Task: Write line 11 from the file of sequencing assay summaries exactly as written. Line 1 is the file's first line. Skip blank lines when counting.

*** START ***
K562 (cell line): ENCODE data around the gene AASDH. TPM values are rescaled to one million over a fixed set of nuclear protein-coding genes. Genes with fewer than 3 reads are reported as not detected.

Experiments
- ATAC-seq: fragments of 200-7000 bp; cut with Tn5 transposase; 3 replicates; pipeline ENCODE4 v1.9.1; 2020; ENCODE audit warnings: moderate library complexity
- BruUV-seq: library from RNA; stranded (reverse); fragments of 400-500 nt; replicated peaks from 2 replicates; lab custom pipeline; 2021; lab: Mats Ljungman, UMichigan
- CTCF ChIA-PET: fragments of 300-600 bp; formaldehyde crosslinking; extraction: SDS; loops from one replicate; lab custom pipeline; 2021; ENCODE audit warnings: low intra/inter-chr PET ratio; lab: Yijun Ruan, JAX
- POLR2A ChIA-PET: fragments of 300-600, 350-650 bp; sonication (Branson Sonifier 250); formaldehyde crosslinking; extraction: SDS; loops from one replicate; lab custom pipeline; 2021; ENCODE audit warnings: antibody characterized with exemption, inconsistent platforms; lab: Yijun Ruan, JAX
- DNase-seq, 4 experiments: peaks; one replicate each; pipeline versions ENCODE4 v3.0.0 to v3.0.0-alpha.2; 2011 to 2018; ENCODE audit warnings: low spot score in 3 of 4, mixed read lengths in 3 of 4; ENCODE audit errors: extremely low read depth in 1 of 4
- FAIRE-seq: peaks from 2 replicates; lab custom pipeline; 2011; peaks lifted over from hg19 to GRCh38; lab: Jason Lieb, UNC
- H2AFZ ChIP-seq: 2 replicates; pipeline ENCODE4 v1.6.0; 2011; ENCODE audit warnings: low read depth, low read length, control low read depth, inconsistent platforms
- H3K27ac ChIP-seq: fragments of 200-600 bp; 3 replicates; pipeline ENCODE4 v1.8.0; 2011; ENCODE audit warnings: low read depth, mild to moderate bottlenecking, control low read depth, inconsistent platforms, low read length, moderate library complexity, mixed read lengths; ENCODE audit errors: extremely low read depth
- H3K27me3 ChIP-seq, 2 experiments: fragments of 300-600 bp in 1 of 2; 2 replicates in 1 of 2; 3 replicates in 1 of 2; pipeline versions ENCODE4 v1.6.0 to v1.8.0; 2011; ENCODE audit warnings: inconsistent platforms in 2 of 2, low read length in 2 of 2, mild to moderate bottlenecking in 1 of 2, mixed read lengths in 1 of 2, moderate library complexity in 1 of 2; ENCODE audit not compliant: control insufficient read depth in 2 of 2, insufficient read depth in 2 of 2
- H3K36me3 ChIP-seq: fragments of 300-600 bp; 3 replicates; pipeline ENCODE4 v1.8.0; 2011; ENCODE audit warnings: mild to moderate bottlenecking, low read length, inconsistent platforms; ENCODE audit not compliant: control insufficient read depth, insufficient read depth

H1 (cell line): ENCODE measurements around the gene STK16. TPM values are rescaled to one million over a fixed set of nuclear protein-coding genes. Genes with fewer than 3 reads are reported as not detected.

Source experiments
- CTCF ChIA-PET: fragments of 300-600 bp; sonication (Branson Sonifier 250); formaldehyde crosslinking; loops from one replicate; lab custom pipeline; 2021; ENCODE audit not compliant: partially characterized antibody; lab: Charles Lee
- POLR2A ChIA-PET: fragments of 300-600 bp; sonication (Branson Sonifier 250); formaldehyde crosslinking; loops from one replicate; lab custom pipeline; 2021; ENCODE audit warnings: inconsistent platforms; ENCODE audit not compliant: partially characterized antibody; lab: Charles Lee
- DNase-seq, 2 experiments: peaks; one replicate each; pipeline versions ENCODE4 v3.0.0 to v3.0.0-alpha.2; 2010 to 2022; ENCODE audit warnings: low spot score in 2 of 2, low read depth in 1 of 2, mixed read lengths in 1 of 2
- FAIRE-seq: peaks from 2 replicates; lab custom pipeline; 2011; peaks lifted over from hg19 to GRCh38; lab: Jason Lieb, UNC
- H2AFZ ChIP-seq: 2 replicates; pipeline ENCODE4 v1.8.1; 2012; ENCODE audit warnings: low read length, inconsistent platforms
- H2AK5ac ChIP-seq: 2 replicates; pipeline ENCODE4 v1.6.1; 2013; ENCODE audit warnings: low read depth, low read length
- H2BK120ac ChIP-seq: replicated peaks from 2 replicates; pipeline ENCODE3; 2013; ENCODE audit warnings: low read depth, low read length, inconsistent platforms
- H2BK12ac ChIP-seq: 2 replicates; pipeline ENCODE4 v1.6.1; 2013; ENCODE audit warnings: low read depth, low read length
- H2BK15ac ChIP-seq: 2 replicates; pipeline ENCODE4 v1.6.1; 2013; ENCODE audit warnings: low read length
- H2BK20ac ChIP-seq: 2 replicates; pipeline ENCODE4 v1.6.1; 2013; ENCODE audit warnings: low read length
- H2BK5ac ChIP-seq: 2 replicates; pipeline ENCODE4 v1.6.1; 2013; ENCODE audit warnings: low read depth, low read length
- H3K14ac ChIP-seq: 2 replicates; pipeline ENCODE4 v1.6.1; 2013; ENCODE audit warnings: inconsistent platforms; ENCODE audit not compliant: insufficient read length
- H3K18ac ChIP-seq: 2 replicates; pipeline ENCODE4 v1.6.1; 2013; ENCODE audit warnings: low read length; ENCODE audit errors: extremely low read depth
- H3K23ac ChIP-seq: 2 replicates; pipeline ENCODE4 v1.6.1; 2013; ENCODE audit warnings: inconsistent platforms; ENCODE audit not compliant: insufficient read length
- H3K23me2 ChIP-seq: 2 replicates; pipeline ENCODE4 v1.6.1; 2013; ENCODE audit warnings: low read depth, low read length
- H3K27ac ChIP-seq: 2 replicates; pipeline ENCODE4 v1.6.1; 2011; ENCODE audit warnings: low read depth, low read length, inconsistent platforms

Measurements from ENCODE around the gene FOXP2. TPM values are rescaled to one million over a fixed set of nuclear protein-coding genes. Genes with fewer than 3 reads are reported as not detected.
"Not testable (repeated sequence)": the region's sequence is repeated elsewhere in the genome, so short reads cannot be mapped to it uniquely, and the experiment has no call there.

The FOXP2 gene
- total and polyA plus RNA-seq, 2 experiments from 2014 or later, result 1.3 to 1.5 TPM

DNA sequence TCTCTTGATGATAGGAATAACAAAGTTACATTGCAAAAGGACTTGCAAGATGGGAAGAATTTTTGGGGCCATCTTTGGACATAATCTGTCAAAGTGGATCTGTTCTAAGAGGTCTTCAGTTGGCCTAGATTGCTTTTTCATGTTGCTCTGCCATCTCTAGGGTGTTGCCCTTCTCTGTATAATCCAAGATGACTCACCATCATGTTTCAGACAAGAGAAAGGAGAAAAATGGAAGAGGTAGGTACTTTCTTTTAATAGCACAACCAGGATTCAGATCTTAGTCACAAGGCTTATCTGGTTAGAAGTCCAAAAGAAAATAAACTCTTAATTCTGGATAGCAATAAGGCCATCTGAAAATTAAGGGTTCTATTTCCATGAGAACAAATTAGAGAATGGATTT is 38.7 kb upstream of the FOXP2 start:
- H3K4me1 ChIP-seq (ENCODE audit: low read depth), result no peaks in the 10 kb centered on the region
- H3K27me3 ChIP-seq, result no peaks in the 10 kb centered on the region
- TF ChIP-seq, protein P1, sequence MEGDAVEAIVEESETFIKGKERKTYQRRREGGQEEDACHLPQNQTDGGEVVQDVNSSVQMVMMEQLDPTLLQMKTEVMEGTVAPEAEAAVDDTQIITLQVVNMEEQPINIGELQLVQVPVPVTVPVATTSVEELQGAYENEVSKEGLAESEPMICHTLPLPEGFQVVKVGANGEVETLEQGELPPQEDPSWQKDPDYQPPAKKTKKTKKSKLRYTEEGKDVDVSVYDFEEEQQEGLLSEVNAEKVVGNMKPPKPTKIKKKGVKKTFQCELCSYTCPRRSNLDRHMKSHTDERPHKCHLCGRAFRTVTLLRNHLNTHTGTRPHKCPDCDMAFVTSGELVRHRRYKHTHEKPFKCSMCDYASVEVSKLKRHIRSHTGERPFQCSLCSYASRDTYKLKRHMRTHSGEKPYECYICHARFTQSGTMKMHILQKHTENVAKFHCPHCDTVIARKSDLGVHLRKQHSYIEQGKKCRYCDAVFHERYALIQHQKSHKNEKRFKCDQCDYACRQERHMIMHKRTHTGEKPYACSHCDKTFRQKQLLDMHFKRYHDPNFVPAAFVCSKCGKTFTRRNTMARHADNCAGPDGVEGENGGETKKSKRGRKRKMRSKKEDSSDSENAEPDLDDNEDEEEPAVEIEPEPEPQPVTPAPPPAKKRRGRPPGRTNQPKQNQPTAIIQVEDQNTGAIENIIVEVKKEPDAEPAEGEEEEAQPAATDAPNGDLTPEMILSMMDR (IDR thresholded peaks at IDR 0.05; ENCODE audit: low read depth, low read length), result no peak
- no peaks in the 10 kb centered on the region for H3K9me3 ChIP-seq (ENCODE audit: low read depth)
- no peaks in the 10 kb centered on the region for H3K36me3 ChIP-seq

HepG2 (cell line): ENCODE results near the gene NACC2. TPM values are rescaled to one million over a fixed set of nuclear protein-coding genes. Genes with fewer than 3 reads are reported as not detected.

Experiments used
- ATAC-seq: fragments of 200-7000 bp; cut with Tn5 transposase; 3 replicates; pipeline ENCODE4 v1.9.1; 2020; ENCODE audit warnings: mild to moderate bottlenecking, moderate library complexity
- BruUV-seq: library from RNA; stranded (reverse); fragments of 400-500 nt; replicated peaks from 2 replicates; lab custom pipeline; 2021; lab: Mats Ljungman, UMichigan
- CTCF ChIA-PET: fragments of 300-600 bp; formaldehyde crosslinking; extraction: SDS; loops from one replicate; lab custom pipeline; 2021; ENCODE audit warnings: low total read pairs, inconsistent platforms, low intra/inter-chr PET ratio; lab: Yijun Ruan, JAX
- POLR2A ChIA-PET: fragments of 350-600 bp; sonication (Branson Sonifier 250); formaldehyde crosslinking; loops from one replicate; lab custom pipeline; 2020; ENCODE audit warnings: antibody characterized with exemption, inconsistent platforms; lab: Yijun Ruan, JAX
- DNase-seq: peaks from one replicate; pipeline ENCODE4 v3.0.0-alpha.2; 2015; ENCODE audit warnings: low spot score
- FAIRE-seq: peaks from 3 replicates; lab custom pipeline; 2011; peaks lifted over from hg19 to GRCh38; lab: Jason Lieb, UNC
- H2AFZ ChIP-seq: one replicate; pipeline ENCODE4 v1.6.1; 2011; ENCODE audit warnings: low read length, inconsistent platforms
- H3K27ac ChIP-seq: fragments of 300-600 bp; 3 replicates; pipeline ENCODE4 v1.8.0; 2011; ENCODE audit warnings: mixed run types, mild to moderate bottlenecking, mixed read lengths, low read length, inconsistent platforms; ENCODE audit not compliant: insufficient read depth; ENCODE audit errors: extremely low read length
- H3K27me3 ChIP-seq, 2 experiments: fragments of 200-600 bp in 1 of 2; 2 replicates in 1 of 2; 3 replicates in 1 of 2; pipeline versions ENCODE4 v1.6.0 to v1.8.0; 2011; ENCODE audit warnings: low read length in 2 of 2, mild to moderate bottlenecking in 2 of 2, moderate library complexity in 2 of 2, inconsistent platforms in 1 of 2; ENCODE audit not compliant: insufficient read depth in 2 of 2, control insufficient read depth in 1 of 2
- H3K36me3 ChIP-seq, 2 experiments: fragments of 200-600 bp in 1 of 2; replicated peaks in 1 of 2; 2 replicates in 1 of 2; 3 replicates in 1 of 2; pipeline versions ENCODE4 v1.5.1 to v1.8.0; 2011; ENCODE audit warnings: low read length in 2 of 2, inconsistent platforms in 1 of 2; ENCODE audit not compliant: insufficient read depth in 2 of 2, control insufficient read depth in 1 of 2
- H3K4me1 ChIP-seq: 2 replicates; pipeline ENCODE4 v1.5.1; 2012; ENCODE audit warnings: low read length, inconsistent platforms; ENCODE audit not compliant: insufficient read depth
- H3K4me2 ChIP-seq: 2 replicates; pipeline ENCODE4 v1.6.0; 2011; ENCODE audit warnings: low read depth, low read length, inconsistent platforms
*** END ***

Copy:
- H3K27me3 ChIP-seq, 2 experiments: fragments of 300-600 bp in 1 of 2; 2 replicates in 1 of 2; 3 replicates in 1 of 2; pipeline versions ENCODE4 v1.6.0 to v1.8.0; 2011; ENCODE audit warnings: inconsistent platforms in 2 of 2, low read length in 2 of 2, mild to moderate bottlenecking in 1 of 2, mixed read lengths in 1 of 2, moderate library complexity in 1 of 2; ENCODE audit not compliant: control insufficient read depth in 2 of 2, insufficient read depth in 2 of 2